Electron and Universe: Difference between pages

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The '''Universe''' consists of the whole [[spacetime]] continuum in which we find ourselves, together with all the matter and [[energy]] within it.
The '''electron''' is a tiny subatomic [[particle physics|particle]] with one unit negative [[electric charge]]. The electron is one of a class of subatomic particles called [[lepton|leptons]] which are believed to be [[particle physics|fundamental particles]] (that is, they cannot be broken down into smaller constituent parts).
 
   
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The Universe on its largest scales is studied by [[astronomy]], and especially by [[cosmology]]. The most important result, that the Universe is expanding, is derived from [[redshift]] observations and quantified by [[Hubbles law|Hubble's law]]. Extrapolating this expansion back in time, one arrives at a [[singularity]], a point in time when all distances in the universe were zero. This describes the [[Big Bang]] theory, the dominant model in cosmology today. The Big Bang is estimated to have happened about 15 billion years ago.
[[Atom]]s consist of a [[nucleus]] of [[proton]]s and [[neutron]]s surrounded by electrons. The [[mass]] of an electron is about 9.11 &times; 10<sup>-31</sup> kg, which makes a proton about 1800 times as heavy as an electron.
 
   
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The effects of the Big Bang can be seen today by the fact that the farther [[galaxy|galaxies]] are away from us, the faster they are moving away from us. It can also be seen in the [[Cosmic Background Radiation|microwave background radiation]] which is the much-attenuated radiation that originated soon after the Big Bang. This background radiation is remarkably uniform in all directions, which cosmologist have attempted to explain by an initial period of rapid [[inflation]] following the Big Bang.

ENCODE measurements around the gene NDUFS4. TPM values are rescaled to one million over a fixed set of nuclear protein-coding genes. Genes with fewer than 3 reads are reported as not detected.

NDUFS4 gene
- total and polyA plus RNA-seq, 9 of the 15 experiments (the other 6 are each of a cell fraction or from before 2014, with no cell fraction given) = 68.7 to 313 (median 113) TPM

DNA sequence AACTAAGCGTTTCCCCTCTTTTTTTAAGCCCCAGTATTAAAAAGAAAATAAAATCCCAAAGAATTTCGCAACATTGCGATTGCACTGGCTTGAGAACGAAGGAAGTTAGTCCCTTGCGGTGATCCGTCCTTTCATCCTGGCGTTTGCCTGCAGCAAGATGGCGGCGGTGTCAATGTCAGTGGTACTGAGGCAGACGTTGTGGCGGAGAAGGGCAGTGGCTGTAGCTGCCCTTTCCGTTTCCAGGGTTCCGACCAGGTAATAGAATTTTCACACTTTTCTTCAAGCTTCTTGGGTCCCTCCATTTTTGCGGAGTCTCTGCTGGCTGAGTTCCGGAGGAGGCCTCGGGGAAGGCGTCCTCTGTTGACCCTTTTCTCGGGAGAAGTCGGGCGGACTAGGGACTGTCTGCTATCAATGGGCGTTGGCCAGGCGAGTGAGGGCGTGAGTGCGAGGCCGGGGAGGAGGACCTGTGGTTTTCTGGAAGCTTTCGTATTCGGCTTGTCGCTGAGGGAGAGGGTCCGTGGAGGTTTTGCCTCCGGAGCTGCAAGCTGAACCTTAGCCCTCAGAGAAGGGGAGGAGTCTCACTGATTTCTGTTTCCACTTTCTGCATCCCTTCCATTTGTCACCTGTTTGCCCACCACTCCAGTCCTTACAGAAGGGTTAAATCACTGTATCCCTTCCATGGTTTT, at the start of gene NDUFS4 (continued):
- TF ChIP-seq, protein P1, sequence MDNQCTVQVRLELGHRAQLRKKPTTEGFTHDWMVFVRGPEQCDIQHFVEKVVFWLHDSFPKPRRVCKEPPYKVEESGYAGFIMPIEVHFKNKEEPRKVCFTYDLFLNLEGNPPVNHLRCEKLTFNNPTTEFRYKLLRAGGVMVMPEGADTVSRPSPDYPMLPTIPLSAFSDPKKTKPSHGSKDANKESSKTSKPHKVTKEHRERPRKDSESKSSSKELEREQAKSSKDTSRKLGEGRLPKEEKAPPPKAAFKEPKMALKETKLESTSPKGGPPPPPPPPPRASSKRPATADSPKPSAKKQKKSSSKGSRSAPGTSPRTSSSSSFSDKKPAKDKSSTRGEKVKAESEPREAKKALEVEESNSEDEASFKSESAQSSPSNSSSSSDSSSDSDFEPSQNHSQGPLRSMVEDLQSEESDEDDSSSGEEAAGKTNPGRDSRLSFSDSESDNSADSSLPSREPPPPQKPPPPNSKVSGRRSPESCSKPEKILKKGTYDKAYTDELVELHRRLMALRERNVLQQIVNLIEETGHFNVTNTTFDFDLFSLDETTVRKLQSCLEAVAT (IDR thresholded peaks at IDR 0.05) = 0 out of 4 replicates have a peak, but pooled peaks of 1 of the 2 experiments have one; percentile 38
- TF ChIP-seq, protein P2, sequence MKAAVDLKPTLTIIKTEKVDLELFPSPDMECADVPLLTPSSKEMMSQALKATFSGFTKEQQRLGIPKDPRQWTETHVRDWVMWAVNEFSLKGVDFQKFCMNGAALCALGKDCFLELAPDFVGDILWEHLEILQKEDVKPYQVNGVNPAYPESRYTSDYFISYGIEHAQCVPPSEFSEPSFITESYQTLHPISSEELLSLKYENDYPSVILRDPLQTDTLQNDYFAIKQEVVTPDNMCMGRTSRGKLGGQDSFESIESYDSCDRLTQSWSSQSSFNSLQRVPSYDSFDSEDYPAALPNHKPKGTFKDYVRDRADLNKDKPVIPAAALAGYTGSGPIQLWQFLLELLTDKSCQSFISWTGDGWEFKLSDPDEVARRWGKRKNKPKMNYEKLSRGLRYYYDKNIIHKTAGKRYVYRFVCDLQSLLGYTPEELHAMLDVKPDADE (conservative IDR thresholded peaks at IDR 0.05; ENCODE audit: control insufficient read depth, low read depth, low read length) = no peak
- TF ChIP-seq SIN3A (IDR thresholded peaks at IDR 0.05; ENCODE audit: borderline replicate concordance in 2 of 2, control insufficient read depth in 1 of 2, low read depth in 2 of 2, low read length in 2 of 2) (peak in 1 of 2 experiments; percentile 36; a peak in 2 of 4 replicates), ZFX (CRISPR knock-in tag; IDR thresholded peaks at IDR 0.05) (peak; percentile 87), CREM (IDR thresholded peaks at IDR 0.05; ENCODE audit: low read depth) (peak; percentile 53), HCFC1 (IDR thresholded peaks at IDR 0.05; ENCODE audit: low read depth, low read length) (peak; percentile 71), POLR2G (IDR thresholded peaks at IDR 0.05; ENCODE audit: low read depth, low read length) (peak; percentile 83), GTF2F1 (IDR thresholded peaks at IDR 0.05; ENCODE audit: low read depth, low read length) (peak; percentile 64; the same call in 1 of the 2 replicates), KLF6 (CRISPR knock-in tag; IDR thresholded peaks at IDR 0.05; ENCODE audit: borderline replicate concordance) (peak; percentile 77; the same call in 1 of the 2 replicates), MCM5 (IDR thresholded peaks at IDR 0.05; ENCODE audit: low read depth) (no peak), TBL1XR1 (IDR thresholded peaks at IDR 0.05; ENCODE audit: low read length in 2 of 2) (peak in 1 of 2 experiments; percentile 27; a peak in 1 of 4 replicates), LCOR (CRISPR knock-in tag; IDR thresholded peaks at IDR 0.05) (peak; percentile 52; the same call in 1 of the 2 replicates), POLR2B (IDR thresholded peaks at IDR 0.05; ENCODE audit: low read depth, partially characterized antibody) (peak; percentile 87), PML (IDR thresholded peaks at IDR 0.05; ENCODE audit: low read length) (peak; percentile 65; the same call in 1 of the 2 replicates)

The electron has [[spin]] 1/2, which means it is a [[fermion]], i.e., follows the [[Fermi-Dirac statistics]].
 
   
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It is not known whether the Universe is finite or [[infinity|infinite]], though currenly an infinite Universe is favored. The ''observable universe'' however, consisting of all locations that could have affected us since the Big Bang given a finite [[speed of light]], is certainly finite. The ''lookback distance'' to the "edge" of the observable universe is about 15 billion [[light year]]s, meaning that light from the most distant objects we can see today has been travelling for 15 billion years. The ''present distance'' to the edge of the observable universe is larger, since the universe has been expanding; it is estimated to be about 48 billion light years. The observable universe contains about 10<sup>21</sup> [[star]]s, organized in about 10<sup>10</sup> [[galaxy|galaxies]], which themselves form [[groups and clusters of galaxies|clusters]] and [[supercluster]]s.